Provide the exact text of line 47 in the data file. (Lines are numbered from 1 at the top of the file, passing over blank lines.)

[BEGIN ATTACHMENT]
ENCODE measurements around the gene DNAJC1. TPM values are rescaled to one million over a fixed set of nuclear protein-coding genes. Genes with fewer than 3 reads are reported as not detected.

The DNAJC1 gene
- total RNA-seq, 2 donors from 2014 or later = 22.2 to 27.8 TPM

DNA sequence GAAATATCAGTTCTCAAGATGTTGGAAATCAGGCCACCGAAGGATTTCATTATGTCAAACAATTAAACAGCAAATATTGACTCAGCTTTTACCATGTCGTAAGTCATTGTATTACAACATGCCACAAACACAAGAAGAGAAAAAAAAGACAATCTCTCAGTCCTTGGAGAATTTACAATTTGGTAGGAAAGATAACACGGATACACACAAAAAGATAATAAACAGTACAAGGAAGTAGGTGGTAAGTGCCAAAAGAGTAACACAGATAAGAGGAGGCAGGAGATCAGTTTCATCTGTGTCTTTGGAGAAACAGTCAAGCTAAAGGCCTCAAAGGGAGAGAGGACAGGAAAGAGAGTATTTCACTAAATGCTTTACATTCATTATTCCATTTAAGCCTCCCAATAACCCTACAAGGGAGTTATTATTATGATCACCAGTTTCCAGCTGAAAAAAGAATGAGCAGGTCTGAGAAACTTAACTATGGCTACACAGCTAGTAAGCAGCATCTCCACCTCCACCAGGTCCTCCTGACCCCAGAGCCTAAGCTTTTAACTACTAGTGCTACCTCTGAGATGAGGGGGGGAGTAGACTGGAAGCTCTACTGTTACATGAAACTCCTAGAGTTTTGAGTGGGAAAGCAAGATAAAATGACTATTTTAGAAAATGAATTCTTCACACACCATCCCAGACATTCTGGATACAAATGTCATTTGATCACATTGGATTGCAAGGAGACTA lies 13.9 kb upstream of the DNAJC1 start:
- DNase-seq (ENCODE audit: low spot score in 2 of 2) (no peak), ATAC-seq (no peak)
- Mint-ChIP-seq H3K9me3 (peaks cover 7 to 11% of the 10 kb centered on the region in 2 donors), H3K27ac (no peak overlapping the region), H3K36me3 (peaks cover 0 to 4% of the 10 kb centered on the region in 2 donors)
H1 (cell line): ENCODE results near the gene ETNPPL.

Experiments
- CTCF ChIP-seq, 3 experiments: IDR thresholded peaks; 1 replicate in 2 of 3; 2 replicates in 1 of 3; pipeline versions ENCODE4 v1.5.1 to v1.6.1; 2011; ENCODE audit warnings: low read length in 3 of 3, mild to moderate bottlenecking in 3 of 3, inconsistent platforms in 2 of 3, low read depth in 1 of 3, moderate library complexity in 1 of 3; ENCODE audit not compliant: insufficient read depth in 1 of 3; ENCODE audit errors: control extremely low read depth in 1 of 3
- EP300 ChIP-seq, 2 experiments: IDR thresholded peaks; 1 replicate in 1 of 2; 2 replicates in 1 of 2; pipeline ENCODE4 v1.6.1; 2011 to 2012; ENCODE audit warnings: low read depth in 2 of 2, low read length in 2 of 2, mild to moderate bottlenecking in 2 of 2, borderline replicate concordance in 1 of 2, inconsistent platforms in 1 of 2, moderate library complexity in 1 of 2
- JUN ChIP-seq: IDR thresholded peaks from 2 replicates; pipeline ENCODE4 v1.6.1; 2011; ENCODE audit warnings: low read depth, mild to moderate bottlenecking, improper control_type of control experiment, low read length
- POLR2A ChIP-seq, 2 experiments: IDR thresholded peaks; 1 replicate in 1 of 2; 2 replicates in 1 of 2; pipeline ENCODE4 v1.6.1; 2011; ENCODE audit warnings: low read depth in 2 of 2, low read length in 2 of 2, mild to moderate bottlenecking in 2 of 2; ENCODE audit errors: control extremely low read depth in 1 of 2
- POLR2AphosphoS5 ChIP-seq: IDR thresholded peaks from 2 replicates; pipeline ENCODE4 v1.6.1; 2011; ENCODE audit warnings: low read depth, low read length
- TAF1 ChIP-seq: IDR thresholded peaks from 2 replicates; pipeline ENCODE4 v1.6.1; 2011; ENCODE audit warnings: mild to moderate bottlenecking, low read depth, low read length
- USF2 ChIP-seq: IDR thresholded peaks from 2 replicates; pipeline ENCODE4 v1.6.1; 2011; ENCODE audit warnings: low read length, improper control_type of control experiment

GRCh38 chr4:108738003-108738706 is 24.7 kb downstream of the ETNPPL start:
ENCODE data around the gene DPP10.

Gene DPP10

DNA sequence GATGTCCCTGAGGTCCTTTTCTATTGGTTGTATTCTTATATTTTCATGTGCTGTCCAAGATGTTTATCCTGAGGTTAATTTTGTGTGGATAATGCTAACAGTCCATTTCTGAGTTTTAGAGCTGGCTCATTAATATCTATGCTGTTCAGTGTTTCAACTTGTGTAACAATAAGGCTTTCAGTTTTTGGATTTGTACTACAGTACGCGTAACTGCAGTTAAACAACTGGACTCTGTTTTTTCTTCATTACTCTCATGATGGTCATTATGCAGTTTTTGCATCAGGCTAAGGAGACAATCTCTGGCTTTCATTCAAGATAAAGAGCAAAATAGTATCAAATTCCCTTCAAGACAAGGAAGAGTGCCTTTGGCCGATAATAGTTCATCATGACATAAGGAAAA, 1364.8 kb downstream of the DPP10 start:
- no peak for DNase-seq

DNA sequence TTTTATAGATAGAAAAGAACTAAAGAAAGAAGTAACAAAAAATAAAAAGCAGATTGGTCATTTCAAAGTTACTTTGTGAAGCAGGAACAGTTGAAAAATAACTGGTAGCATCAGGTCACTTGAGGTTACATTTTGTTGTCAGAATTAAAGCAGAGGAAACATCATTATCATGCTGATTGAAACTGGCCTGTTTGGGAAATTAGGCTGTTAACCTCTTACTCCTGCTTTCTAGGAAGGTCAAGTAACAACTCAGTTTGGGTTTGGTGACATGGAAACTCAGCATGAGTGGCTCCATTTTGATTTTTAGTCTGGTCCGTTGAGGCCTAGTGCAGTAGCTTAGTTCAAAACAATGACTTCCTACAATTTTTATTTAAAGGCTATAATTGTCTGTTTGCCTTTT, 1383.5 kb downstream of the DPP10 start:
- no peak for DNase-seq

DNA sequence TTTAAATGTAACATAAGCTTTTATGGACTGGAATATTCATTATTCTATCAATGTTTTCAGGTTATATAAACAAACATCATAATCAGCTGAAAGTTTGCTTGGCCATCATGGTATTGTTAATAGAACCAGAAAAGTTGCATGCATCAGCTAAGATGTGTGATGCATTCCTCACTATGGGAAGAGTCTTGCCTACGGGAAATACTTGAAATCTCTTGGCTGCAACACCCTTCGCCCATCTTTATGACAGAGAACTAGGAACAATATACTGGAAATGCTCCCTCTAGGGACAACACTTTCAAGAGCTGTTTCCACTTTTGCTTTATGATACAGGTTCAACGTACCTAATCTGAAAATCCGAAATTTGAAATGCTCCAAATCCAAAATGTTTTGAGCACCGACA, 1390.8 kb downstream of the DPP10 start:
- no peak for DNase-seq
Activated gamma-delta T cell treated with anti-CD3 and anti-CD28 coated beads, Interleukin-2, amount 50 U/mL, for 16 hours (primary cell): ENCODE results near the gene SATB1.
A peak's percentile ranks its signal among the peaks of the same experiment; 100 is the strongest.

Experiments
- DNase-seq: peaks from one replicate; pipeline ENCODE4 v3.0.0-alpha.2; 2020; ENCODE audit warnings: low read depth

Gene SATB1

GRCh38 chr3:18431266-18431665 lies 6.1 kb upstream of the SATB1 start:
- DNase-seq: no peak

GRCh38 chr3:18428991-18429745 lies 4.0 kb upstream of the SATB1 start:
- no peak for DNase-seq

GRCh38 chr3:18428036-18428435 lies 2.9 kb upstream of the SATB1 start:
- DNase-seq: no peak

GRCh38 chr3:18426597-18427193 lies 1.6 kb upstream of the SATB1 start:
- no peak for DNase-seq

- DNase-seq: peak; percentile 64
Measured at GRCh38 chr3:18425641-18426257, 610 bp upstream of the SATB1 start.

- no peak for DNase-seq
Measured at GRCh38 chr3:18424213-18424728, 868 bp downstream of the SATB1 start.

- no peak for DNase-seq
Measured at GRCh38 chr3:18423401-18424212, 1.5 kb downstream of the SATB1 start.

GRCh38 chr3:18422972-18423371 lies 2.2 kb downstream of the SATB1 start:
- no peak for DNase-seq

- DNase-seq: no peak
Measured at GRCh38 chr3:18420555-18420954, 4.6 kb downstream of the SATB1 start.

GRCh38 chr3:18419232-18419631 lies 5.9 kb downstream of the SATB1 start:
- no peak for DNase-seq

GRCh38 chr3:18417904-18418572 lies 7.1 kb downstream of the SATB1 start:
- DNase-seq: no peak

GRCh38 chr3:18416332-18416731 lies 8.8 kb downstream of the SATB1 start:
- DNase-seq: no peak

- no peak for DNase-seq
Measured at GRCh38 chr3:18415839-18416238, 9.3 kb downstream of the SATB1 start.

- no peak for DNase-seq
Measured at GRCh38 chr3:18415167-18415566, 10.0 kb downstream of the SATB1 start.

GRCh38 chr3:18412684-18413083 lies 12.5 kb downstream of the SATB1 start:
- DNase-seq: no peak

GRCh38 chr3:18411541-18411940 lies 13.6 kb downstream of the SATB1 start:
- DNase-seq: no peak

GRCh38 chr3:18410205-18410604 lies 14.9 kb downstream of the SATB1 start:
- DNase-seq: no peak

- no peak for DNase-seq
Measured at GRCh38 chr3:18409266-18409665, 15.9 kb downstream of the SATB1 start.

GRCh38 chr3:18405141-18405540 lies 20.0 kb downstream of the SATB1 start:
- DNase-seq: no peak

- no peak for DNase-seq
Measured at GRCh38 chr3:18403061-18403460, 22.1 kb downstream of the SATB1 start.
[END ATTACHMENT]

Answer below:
Measured at GRCh38 chr3:18420555-18420954, 4.6 kb downstream of the SATB1 start.